Evgeny Markov (writer)

Evgeny Lvovich Markov (Russian: Евге́ний Льво́вич Ма́рков, 8 October 1835, Krutoye, Shchigrovsky Uyezd, Kursk Governorate, Russian Empire, — 30 March 1903, Voronezh, Russian Empire) was a Russian writer, critic and ethnographer.

Evgeny Markov
MarkovEL young.jpg
Марков Евгений Львович

(1835-10-08)October 8, 1835
DiedMarch 30, 1903(1903-03-30) (aged 67)
Voronezh, Russian Empire
Occupation(s)writer, critic, ethnographer

Originally a liberal author who contributed to Otechestvennye Zapiski, Delo and Vestnik Evropy among other magazines, Evgeny Markov gradually drifted towards the conservative camp, became part of the Slavophile movement and gained notoriety by being arguably the fiercest critic of Nikolai Nekrasov.[1][2]

Markov's major novel, Black Earth Field (Черноземное поле, 1878), eulogized the simple, close-to-nature life of an idealized, well-cultured Russian landlord. Even more retrograde was his collection of autobiographical notes and sketches Barchuki (Барчуки, 1874), full of nostalgia for 'simple and quiet virtues' of the old Russia's serfdom.[2]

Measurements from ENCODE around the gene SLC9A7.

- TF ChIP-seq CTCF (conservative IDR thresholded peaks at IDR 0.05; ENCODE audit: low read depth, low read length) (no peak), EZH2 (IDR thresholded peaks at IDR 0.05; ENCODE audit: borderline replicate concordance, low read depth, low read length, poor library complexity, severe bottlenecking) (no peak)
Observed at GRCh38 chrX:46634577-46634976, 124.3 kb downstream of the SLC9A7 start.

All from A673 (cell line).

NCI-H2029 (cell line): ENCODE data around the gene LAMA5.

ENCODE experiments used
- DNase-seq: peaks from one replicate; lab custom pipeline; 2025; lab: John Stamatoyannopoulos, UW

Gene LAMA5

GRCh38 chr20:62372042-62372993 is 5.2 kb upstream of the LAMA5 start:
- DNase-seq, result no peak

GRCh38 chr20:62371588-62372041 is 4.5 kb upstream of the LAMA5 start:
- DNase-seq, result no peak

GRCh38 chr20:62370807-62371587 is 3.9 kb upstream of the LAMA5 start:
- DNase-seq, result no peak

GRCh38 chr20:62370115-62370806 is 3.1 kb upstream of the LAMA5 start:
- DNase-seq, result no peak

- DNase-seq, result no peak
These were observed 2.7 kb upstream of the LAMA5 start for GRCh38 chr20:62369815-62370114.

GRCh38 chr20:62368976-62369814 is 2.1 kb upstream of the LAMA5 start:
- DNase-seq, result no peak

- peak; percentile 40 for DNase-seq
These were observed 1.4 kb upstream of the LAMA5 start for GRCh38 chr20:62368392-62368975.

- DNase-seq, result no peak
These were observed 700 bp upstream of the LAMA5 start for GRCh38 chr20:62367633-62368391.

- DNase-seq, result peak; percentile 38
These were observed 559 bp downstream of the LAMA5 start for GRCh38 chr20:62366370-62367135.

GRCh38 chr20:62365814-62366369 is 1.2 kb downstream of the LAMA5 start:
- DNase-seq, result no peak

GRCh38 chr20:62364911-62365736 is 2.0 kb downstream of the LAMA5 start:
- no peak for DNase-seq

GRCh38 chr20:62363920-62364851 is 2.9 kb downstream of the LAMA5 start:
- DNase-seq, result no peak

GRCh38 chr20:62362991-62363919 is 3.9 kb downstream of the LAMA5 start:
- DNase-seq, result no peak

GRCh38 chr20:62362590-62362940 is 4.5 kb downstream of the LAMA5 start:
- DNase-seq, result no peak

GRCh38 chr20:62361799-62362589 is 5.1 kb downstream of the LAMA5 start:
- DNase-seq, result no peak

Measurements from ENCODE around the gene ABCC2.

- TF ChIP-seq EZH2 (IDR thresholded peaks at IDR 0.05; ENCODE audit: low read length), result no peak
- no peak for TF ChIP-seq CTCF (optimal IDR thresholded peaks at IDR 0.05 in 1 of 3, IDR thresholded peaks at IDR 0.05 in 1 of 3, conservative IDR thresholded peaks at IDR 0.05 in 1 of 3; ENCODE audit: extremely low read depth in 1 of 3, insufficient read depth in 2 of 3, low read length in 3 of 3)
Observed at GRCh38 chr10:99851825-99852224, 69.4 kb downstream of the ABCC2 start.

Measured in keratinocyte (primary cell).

What stood the test of time better was his legacy of traveller sketches, notably the popular Sketches of Crimea (Очерки Крыма, 1872), as well as Sketches of Caucasus (Очерки Кавказа, 1887), Journey to the East (Путешествие на Восток, Vols. 1-2, 1890–1891), Russia in Central Asia (Россия в Средней Азии, 1901) and Journey Through Serbia and Montenegro (Путешествие по Сербии и Черногории, 1903).[1]

His younger son Nikolai Markov, was a Russian politician and publicist, one the leaders of the Black Hundred movement.[1]


  1. ^ a b c "Марков, Евгений Львович". Brief Literary Encyclopedia in 9 volumes Vol. 4 // Краткая литературная энциклопедия в 9-ти томах. Государственное научное издательство "Советская энциклопедия", т.4, М., 1967. / The Moshkov Library. Archived from the original on 4 June 2016. Retrieved 16 November 2015.
  2. ^ a b Klevensky, M. "Марков, Евгений Львович". The Soviet Literary Encyclopedia in 11 volumes. 1929–1939. Vol. 6. Sovetskaya Encyclopedia Publishers, 1932. Pp. 815-816 // «Литературная энциклопедия» М., 1929—1939. Т. 1—11. Retrieved 16 November 2015.